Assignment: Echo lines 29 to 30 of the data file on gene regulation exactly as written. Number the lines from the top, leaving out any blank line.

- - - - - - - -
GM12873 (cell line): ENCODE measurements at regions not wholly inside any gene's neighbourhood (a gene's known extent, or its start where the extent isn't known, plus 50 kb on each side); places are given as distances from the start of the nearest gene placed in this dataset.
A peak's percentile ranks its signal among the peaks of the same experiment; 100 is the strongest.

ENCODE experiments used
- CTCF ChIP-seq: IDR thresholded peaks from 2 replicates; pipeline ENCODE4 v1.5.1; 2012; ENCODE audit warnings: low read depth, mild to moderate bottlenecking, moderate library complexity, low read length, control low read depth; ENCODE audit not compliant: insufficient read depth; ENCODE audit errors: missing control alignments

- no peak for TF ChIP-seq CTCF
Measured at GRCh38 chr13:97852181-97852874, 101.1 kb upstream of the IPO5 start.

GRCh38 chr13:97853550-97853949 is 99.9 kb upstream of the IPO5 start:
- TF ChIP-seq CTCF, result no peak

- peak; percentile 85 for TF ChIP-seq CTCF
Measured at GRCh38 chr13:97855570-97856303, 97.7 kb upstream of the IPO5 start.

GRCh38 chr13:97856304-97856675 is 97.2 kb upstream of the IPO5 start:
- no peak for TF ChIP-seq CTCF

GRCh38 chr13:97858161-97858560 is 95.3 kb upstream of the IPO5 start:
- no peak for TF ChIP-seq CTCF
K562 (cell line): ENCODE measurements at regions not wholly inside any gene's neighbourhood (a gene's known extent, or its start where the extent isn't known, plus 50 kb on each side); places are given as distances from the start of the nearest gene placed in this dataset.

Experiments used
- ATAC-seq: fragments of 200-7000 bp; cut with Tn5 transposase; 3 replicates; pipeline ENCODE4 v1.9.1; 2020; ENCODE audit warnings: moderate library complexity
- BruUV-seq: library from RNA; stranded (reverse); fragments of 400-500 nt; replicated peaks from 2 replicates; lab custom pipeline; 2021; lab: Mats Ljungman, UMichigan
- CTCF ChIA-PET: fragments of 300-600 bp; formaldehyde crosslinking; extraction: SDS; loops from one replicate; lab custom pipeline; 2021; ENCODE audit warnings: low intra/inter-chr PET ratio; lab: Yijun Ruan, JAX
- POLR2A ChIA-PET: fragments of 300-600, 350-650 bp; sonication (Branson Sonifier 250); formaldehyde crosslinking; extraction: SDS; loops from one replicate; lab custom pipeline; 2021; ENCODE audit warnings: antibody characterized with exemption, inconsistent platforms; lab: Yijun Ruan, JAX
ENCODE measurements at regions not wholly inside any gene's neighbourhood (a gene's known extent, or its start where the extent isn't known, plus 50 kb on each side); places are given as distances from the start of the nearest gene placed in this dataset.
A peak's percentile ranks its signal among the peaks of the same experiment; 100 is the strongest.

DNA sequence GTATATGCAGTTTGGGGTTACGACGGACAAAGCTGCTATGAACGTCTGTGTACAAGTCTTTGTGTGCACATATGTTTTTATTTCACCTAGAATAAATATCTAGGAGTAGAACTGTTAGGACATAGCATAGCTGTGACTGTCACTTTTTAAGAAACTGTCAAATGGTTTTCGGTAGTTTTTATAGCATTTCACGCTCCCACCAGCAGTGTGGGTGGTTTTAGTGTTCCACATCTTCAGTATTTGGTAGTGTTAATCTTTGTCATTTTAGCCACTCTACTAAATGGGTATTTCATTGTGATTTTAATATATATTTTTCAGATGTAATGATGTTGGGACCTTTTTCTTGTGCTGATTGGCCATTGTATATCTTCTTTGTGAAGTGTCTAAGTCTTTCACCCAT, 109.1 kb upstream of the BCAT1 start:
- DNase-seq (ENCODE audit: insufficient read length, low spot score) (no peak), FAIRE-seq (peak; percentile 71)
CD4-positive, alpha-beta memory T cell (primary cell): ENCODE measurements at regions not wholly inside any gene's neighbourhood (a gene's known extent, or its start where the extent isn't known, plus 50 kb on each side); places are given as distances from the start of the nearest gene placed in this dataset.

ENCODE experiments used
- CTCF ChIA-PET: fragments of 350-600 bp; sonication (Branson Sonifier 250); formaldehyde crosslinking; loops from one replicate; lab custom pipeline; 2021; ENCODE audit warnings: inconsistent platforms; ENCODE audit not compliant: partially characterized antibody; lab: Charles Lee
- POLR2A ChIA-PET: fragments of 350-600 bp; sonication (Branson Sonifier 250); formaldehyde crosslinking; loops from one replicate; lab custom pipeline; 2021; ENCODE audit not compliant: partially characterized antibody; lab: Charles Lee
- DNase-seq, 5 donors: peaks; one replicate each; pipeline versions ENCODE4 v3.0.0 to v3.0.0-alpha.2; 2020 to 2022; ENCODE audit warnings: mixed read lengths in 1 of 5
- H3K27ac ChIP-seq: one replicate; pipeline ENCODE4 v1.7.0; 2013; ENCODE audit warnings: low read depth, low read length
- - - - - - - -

- DNase-seq, 5 donors: peaks; one replicate each; pipeline versions ENCODE4 v3.0.0 to v3.0.0-alpha.2; 2020 to 2022; ENCODE audit warnings: mixed read lengths in 1 of 5
- H3K27ac ChIP-seq: one replicate; pipeline ENCODE4 v1.7.0; 2013; ENCODE audit warnings: low read depth, low read length